Talking movies, music and other close encounters of the social media kind.
A new year.
And the first film I see to start the year off – may already be my favourite film of the year.
What a gruelling watch. But what a wonderful visual cinematic experience. It pays to watch this film on the biggest screen you can find – and do NOT, I repeat DO NOT watch this on a small screen laptop or even a big flat screen tv. I will disown you if you do.
There are movies that are just meant to be seen on the big silver screen. The Revenant is that big a canvas. And that powerful a film.
Leonardo Di Caprio plays real life Fur-Trapper and Frontiersman Hugh Glass – and he should finally win the best actor Oscar this year for his performance. He doesn’t say much, but his physical performance is a marvel to watch. It’s a real man vs nature tale – Bear Grylls is an utter wuss compared to this guy. You physically feel his pain and suffering as he comes back from the dead from a savage bear attack – to avenge his sons’ cruel murder at the hands of Fitzgerald – played by Tom Hardy.
Director Alejandro Gonzales Innarittu and Cinematographer Emanuel Lubweski (who both won Oscars last year for Birdman) are both on fire at the moment. Although this movie has a setting that’s anything but.
Set in the freezing, wintry ranges of Alberta, Canada – I’ve never felt so cold in a movie theatre. It was like I needed a shot of whiskey while watching it. And a warm blanket. So much for wearing a surf tee, cargo shorts and jandals that day.
Despite all this savagery to your senses – your eyes do get some respite, because it is indeed a beautiful film to watch. The most stunning cinematography I’ve seen in a long time. Even more incredible that they filmed it using only natural light.
And when the movie finished and the credits rolled up…the audience were silent and stunned. Like we’ve just been through one of the most brutal, gruelling, savage-struck, flesh-tearing, blood-curdling, bone-cracking, sub-zero freezing, fear-inducing, bold and beautiful cinematic adventures we’ve ever seen.
So that’s how you make an epic masterpiece.
Give these guys the Oscar already.
THE BIG SHORT
Saw ‘The Big Short’ last night. A great film about a rather difficult subject.
It’s about the financial housing crisis in the US that happened in 2007 – and a how a group of very smart business people predicted that it would happen -and then planned to bet against the housing market – making millions for themselves while the rest of US society lost all of theirs, as well their jobs and their homes.
Solid performances from a funny ensemble cast – Steve Carell is great in his role, so too is Ryan Gosling, Brad Pitt and Christian Bale.
To explain the details of how the Housing crisis started is a very difficult task. Especially on film. I mean, what the hell are sub-prime mortgages and derivitives, CDOs which stands for Collateralized Debt Obligation, ISDNs and synthethic CDOs?
‘The Big Short’ explains the housing crisis in a totally different way. By taking the absolute mickey out of it.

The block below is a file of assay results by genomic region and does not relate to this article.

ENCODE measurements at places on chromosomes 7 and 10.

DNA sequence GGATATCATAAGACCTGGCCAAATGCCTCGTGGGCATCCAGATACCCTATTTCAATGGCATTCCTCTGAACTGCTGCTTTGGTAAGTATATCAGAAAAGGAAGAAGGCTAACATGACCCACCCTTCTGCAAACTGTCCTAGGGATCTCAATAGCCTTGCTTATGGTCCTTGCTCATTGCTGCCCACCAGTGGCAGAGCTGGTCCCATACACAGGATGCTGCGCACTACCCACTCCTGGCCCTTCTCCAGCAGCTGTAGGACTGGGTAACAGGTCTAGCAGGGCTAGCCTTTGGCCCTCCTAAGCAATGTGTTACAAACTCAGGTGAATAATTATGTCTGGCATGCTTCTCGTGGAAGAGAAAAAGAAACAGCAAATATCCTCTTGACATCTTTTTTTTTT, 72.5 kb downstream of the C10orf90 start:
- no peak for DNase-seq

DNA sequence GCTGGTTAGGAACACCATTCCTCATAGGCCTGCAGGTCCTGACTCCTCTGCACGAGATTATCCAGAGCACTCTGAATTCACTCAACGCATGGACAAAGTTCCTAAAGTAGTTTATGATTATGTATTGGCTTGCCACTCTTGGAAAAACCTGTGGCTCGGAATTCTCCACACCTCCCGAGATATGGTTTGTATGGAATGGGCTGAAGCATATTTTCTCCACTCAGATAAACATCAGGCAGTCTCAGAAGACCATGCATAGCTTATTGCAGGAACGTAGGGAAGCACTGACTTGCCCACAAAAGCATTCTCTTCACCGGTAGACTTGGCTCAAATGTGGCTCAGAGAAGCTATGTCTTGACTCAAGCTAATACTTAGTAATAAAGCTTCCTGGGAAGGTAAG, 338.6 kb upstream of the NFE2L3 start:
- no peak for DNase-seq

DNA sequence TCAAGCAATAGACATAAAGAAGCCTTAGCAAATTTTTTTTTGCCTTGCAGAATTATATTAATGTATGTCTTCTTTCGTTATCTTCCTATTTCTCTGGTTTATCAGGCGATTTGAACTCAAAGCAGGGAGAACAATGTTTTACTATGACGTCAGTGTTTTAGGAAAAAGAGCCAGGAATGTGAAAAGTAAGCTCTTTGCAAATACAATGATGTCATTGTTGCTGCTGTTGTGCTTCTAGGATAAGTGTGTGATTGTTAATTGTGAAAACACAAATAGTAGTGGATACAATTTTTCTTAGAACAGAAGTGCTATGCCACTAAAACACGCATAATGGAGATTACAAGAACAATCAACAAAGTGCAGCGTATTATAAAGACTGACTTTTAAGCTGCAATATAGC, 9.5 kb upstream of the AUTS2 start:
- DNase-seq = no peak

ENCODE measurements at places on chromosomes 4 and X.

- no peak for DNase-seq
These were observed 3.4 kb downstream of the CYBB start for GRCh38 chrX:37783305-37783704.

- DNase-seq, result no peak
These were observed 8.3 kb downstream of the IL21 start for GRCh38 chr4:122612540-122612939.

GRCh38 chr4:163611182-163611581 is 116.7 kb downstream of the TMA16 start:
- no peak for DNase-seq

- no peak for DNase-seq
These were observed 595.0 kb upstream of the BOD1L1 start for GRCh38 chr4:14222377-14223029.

For instance, when they describe what a sub-prime mortgage is, they get the rather smoking hot actress Margot Robbie to explain derivitives and sub-prime mortgages to you – while bathing naked in a glamorous tub.
Ohhh….yes Margot. Yes. Ahhhh…..now I get it. Thank you.
If you can manage to keep up with all the business jargon in ‘The Big Short’ you’ll find it to be a fast, witty and overall – very good movie.
My big sister Catherine loved it. But hey, she’s a development banker.
THE HATEFUL EIGHT
That ole reservoir dog Quentin Tarrantino is back.
With another Western.
And at 2 hours and 47 minutes long, it’s one, long, and bloody drawn out one.
Actually It’s not a pure Western at all – Tarrantino borrows and mixes genres, at times it felt like I was watching a Spaghetti Western, a horror film, then a splatterfest, to a whodunnit thriller.
Haters gonna hate. Here there’s only eight of them. By sticking them together in a log cabin for most of the film, the whole movie plays out like a stage play, which is ok…if it was a stage play.
I thought the whole idea of a 2 and a half hour film where there is only one location – would drive me crazy. And it did. I guess that’s the Tarrantino joke. Because after staying in that cabin for so long, of course these characters would end up killing each other. They were getting cabin fever…so was I.
But again, it’s the words and dialogue that provide the real ammunition and Tarrantino seems to be saying something about the state of Americas’ race relations today with this, his 8th film.
Samuel L Jackson is picture perfect as Marquis Warren and Tarrantinos’ words seem to hit the target like a deadly rattlesnake when it’s delivered with his trademark bite and venom. Remember Ezekiel – Chapter 25, Verse 17? I rest my case mother (insert bleep here).
It just felt that Tarrantino has trodden this road before with Reservoir Dogs. It definitely felt way too long, and it could’ve done with a bit more trimming. But if you perservere through it all – you may actually end up enjoying it.
Not quite up there with ‘Pulp Fiction’ and the glorious ‘Inglorious Basterds’ – but it’s still a grand film from a master film-maker.